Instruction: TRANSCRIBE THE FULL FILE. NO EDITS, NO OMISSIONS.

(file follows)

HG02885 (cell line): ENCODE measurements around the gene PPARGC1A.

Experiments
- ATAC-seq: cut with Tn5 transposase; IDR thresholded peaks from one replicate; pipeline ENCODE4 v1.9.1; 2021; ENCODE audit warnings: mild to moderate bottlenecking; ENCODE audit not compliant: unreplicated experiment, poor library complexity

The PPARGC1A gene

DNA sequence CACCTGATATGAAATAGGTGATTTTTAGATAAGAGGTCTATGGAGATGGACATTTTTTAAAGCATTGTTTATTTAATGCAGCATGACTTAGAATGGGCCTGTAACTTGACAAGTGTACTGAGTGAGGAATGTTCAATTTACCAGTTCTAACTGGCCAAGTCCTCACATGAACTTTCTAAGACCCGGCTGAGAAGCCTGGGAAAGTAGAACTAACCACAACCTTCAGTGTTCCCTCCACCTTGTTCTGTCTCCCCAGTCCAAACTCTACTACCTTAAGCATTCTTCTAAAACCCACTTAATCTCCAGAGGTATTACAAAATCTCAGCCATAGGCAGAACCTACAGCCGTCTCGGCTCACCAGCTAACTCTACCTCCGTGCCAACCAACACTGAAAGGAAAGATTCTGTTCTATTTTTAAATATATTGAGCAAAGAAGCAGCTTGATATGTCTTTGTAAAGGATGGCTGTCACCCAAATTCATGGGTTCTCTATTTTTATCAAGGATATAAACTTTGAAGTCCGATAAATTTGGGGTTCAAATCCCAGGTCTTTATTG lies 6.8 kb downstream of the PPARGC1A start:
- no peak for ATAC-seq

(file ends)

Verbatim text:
HG02885 (cell line): ENCODE measurements around the gene PPARGC1A.

Experiments
- ATAC-seq: cut with Tn5 transposase; IDR thresholded peaks from one replicate; pipeline ENCODE4 v1.9.1; 2021; ENCODE audit warnings: mild to moderate bottlenecking; ENCODE audit not compliant: unreplicated experiment, poor library complexity

The PPARGC1A gene

DNA sequence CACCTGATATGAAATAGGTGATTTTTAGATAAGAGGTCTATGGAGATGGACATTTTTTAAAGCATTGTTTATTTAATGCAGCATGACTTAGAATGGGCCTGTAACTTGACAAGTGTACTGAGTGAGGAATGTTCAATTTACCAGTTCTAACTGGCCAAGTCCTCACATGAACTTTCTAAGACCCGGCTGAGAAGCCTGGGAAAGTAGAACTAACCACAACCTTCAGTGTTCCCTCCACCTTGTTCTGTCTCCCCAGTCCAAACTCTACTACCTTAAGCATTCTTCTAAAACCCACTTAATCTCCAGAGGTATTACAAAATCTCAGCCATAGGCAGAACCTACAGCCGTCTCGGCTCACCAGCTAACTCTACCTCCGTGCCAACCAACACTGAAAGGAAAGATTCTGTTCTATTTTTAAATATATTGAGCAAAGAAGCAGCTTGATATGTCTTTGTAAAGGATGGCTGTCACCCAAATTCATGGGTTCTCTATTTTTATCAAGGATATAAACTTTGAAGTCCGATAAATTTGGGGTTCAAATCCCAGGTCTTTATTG lies 6.8 kb downstream of the PPARGC1A start:
- no peak for ATAC-seq